State v. Davidson

Decision Date12 February 1957
Docket NumberNo. 8394,8394
Citation309 P.2d 211,78 Idaho 553
PartiesThe STATE of Idaho, Plaintiff-Respondent, v. John DAVIDSON, Defendant-Appellant.
CourtIdaho Supreme Court

W. H. Langroise, W. E. Sullivan, Jess B. Hawley, Jr., Boise, for appellant.

Graydon W. Smith, Atty. Gen., J. R. Smead, Asst. Atty. Gen., Blaine F. Evans, Pros. Atty., Boise, for respondent.

SMITH, Justice.

Respondent, by an amended information, accused appellant of the crime of involuntary manslaughter, committed March 19, 1955, by driving a motor vehicle in an unlawful, reckless, careless and negligent manner, and at an excessive rate of speed, at and into an intersection of certain streets in the City of Boise, into and against one Anna Louise Bunten, who thereby received injuries which resulted in her death, March 20, 1955.

A jury, at the conclusion of a second trial, found appellant guilty of the crime of involuntary manslaughter. The trial court thereupon sentenced appellant to imprisonment in the state prison for a term not to exceed ten years. Appellant perfected an appeal from the judgment of conviction.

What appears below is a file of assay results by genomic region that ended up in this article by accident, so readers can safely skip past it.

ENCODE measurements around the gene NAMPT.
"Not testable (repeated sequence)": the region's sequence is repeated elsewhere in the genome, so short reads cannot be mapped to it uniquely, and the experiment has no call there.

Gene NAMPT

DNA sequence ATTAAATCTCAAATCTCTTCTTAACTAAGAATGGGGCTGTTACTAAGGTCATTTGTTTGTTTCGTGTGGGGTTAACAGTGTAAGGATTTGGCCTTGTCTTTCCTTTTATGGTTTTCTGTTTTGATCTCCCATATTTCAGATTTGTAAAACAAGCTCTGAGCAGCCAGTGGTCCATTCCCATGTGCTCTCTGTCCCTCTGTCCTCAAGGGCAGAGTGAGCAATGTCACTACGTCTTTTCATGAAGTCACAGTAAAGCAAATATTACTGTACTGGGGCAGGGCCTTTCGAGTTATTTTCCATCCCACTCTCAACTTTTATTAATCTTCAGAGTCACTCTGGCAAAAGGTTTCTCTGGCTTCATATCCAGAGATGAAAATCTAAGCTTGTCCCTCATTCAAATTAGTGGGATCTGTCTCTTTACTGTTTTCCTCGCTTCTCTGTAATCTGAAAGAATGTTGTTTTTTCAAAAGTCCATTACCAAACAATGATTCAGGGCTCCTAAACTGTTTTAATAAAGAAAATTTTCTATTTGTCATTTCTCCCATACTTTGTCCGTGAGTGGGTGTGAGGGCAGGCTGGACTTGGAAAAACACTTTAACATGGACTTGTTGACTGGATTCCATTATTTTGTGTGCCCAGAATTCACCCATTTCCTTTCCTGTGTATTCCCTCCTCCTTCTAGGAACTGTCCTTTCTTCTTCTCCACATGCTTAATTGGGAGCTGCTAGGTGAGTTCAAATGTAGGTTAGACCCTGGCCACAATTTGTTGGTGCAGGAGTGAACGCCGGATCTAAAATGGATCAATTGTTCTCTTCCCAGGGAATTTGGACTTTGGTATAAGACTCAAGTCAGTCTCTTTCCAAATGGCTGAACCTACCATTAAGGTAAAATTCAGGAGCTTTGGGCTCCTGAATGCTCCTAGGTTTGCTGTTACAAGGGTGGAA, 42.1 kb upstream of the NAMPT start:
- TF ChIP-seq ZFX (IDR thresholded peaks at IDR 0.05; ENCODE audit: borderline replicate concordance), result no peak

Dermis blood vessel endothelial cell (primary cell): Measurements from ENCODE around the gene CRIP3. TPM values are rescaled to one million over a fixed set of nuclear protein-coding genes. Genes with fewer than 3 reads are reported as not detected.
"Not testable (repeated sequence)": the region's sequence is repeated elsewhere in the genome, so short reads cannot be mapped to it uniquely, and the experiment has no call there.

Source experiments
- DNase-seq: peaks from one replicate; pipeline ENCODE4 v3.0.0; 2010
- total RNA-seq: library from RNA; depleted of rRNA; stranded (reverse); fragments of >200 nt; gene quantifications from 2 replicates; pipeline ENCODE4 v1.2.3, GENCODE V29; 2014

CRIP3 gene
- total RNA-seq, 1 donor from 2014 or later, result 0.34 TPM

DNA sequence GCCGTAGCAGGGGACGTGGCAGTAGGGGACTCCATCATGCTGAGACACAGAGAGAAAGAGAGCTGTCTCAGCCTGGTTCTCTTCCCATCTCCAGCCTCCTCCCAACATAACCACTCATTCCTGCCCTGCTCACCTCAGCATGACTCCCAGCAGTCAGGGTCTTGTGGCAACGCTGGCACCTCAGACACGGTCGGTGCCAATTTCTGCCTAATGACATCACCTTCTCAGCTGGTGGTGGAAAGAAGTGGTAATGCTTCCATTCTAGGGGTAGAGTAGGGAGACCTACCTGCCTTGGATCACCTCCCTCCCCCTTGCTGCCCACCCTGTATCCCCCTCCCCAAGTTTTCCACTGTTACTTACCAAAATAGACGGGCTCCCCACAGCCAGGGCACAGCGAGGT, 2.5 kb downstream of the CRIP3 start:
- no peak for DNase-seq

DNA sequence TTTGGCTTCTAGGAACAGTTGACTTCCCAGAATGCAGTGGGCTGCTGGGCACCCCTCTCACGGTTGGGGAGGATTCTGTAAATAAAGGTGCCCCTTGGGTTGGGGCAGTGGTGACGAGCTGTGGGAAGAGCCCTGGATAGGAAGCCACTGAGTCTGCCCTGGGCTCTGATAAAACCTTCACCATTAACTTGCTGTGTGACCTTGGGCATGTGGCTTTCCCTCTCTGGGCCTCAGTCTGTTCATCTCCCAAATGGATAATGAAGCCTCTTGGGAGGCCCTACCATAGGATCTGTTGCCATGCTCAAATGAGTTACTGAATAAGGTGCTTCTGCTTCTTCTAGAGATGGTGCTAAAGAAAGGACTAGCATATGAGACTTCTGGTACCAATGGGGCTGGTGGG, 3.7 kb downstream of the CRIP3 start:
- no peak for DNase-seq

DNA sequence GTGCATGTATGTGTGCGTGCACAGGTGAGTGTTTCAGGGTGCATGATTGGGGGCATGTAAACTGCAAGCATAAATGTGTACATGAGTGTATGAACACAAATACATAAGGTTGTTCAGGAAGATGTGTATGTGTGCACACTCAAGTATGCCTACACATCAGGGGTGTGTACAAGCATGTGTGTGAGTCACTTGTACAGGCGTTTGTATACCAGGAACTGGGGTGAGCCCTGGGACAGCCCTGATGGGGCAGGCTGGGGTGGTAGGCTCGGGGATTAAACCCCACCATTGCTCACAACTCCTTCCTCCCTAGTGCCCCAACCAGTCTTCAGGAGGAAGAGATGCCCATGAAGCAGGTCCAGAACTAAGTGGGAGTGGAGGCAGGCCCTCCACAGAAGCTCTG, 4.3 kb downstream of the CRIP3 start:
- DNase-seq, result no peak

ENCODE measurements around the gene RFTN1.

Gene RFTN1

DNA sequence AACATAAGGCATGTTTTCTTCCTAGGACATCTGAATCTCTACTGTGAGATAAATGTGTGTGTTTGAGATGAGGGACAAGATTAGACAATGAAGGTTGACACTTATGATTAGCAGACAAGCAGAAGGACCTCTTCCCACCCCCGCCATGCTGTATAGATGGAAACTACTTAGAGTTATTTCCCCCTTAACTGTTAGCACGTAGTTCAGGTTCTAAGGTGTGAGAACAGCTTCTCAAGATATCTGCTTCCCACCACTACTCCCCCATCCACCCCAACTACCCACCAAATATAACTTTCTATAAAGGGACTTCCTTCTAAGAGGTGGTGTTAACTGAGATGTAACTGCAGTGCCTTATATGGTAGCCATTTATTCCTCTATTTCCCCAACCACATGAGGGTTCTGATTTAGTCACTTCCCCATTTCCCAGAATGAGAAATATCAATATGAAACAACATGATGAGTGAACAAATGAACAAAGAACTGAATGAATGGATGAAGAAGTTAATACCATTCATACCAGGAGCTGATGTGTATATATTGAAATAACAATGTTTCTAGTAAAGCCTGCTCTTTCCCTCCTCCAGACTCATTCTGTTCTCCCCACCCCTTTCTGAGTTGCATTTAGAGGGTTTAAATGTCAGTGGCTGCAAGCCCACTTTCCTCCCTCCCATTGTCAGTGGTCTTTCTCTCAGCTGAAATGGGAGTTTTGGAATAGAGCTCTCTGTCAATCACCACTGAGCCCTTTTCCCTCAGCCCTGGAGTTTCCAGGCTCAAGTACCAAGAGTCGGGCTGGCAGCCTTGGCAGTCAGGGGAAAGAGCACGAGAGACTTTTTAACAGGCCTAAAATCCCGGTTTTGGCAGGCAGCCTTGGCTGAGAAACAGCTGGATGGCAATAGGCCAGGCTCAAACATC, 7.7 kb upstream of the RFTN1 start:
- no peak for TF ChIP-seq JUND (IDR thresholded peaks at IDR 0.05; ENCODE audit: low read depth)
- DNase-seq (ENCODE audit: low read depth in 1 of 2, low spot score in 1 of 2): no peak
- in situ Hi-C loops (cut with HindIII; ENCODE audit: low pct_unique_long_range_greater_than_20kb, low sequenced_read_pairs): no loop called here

Appellant, on several occasions during the progress of the case, moved the trial court to quash and dismiss the amended information. The court in all such instances denied said motion.

Appellant by his first assignment of error contends that the trial court should have granted his motion to quash and dismiss the amended information. He asserts that such information attempted to charge commission of the crime of involuntary manslaughter under the certain provision of I.C., sec. 18-4006, as amended by Idaho Sess.Laws 1949, c. 126, defining involuntary manslaughter as

'the unlawful killing of a human being, without malice. * * * in the operation of a motor vehicle in a reckless, careless or negligent manner which produces death; * * *.' (Amendatory matter emphasized.)

whereas, appellant asserts the repeal of such portion of the involuntary manslaughter statute by Idaho Sess.Laws 1953, c. 273, sec. 53, now designated as I.C., sec. 49-520.1.

I.C., sec. 18-4007, as amended by Idaho Sess.Laws 1949, c. 126, sec. 2, prescribes punishment for the crime of involuntary manslaughter,

'* * * by a fine of not more than $1,000.00, or by imprisonment in the state prison not exceeding ten years, or by both such fine and imprisonment. * * *.'